What you want to find out is what are the deal breakers or confusion points that lead to abandonment? What are the real selling points that keep the user experience moving right through ultimate conversion.
The key to getting solid insights is to ask great questions.
To people who visit your high bounce rate pages ask:
- What were you looking for when you visited this page?
- What did you search for to get to this page?
- What are you trying to accomplish by visiting this page?
- Does this page make you want to sign up for our service?
These questions can be asked via an exit survey that triggers when they go to leave the page, or after they scroll half-way down the page. The key is to try to gain insights about the visitor mindset and to uncover the reason behind the intent mismatch that is leading to your poorly performing page.
To people who successfully complete your ultimate conversion:
Question 1 – What Almost Stopped You From Completing [The Conversion]?
This question will tell you where your successful visitors almost lost faith, got stuck, or gave up. While they made it through, you are guaranteed to find many more who never make it over that hurdle. You’ve just uncovered a key optimization opportunity that will yield ongoing results day in and day out.
Question 2 – What Persuaded You To Complete [The Conversion]?
This question will tell you what resonated the most with your visitors. What convinced them to forge ahead and take the plunge. You can use this information to optimize your messaging, site copy and appeals on the site.
Imagine you’re a SaaS provider of project management software. On your marketing site you tout the number of projects that you allow users to have. You might find that your customers are most persuaded by some other feature or element (say the number of users that can participate). You use this feedback to improve messaging, attracting more customers with a value proposition that is more relevant to their needs.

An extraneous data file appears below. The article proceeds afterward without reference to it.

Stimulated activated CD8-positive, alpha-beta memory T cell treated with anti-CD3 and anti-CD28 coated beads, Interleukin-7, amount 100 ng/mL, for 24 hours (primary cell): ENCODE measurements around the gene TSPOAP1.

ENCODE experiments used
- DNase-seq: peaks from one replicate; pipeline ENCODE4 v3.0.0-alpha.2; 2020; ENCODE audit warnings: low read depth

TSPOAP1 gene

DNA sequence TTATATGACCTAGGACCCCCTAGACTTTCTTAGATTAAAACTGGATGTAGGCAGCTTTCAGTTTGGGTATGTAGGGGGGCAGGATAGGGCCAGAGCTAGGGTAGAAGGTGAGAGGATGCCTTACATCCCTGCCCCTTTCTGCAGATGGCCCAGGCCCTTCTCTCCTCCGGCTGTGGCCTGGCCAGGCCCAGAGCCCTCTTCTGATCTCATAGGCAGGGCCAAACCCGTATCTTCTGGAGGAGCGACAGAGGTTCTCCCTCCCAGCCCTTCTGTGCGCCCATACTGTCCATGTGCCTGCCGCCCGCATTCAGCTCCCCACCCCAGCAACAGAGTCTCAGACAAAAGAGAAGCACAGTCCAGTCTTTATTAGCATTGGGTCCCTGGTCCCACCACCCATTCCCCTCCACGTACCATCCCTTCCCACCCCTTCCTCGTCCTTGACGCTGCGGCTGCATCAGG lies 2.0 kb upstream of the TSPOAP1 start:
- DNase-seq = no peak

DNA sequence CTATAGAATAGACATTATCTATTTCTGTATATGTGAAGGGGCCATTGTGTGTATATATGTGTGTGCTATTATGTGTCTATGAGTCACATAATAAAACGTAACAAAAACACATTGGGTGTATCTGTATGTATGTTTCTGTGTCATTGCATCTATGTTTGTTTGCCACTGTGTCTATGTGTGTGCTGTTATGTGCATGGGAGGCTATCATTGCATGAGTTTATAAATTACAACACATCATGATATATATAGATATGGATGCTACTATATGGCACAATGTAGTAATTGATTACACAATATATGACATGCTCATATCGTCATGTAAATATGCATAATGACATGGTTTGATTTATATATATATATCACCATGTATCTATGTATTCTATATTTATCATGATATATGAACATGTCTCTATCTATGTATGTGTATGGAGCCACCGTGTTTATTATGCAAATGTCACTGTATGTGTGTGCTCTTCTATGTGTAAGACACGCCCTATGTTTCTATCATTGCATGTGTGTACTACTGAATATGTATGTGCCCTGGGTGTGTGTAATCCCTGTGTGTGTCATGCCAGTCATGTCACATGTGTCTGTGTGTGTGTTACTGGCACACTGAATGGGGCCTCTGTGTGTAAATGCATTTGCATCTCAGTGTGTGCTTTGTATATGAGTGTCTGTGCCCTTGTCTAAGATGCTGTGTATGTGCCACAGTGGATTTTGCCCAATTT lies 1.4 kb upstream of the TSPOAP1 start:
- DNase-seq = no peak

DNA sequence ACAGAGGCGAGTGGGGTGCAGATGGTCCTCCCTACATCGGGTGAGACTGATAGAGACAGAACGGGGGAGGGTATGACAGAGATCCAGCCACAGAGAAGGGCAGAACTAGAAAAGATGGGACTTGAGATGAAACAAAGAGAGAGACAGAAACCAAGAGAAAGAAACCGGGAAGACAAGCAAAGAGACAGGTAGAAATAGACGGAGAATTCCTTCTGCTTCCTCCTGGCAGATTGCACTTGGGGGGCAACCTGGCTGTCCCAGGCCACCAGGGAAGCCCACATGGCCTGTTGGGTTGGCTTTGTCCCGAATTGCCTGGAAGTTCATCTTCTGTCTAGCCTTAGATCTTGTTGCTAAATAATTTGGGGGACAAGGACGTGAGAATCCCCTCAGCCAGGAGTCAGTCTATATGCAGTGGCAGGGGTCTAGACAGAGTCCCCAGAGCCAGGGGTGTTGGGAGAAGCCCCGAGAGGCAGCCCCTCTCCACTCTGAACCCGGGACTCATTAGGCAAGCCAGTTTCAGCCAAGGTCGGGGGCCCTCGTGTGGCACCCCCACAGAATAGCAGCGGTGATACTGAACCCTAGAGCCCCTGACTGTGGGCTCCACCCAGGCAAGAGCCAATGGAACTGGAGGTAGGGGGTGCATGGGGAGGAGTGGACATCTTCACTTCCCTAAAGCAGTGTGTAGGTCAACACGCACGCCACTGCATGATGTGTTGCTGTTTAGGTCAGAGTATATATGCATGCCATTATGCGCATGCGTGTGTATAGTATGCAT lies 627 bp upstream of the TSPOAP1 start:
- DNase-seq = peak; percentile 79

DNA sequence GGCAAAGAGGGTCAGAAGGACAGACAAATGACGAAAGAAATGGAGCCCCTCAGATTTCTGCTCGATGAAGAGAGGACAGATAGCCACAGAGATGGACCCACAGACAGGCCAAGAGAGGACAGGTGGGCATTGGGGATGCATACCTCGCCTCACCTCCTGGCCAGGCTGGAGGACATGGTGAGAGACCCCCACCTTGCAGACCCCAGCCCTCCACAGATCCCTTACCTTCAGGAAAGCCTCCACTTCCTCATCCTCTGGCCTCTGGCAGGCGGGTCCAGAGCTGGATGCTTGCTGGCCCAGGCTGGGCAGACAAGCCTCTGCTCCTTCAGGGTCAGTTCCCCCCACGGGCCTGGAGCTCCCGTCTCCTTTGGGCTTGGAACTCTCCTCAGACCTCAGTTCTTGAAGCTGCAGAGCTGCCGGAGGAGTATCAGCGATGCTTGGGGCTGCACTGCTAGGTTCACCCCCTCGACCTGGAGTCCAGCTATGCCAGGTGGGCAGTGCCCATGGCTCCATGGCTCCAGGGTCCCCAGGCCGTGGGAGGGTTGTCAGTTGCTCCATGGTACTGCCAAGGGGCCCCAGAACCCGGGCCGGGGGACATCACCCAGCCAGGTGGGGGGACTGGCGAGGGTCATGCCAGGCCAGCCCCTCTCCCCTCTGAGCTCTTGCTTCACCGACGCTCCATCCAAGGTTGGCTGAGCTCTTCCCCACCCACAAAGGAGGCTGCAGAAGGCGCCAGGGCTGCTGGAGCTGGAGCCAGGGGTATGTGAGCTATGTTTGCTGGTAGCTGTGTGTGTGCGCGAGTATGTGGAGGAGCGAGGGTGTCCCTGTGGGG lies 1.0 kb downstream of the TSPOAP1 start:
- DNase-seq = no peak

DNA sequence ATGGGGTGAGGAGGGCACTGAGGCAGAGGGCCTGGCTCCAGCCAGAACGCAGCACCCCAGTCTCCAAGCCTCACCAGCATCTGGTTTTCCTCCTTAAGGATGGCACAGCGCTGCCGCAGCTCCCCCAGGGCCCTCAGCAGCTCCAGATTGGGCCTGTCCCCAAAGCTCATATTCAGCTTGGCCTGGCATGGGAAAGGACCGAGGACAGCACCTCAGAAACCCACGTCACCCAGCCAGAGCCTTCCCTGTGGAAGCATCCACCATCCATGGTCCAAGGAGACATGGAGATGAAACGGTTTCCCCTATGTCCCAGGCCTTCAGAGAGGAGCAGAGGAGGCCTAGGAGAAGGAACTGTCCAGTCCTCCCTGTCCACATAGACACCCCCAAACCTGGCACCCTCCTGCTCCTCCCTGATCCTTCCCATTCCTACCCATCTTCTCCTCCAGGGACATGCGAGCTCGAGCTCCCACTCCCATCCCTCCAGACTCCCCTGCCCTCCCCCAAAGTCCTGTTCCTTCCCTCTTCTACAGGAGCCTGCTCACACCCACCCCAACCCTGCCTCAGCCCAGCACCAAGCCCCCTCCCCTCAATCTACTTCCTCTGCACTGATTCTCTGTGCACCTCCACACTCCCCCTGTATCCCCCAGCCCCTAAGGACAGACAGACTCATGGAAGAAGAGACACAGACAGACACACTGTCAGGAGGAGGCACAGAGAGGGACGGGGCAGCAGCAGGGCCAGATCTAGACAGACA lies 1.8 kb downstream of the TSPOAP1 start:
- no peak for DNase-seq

This type of insight is used in conjunction with the analytics data to inform the best potential next test to run. With the context of user feedback you can now run smarter tests that lead to bigger optimization wins faster—improving the velocity of organizational momentum and compounding interest of incremental wins.
Sidenote: This can be done with a tool like Qualaroo, an embedded google form (free) or as a part of your email onboarding series if the conversion involves capturing an email address.
Developing an Organizational Habit
It’s no coincidence that each of these frameworks works in a loop.
As Tim Ash says:
“There’s no final answer in CRO. You’re never done with a test, you’re just changing the mix of what you’re testing.”
Only when you get to this stage of organizational understanding does CRO become a sustainable long-term competitive advantage. Eisenberg calls it your ‘Organizational Metabolism’ which is roughly defined as the number of tests you can get through in a period of time.
This testing habit or culture is what creates the growth engine. Organizations who run four tests a day are learning eighty times as much as the average organization running five a month.
Compound that over a year and they run 1,040 tests in a year to their competitor’s sixty. Is a massive advantage.
So there you have it.
To go from testing pro to CRO-driven growth you need a system and you need the corporate agility to move through the system as fast as possible. Speed, the CRO habit, the metabolism to run tests regularly, successfully and with high velocity; this is what creates the growth engine for your business.
Getting Started With CRO Driven Growth
But now the question is, how do you get started?
Well, that all depends on where your organization is at when it comes to conversion optimization.
Tim Ash suggests that each organization is at a different stage of maturity when it comes to conversion optimization.
Some are toddlers learning to crawl, others are awkwardly learning to walk & others are sprinting like Usain Bolt.
It’s up to you to figure out where your organization is on its journey in order to determine what steps are necessary to turn your current testing efforts into long-term growth drivers.
If you’re at a company where CRO is restricted to marketing campaigns its up to you to be the champion for expanding CRO beyond advertising to the rest of the organization.
Start With Small Wins.
Use the results of your efforts as the rationale behind running deeper and more integrated tests.